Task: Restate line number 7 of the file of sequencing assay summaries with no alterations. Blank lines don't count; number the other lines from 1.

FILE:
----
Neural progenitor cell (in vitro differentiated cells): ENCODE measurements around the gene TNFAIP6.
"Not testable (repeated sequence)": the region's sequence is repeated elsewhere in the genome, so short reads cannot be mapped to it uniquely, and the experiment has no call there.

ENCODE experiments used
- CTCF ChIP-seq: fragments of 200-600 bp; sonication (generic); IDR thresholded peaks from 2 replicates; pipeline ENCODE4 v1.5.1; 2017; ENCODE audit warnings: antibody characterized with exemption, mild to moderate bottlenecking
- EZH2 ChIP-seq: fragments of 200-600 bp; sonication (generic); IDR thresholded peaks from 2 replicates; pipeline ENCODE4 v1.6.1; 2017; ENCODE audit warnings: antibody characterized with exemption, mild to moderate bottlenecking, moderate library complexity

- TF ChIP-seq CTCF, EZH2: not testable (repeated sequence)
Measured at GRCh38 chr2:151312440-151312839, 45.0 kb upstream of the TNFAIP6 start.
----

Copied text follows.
Measured at GRCh38 chr2:151312440-151312839, 45.0 kb upstream of the TNFAIP6 start.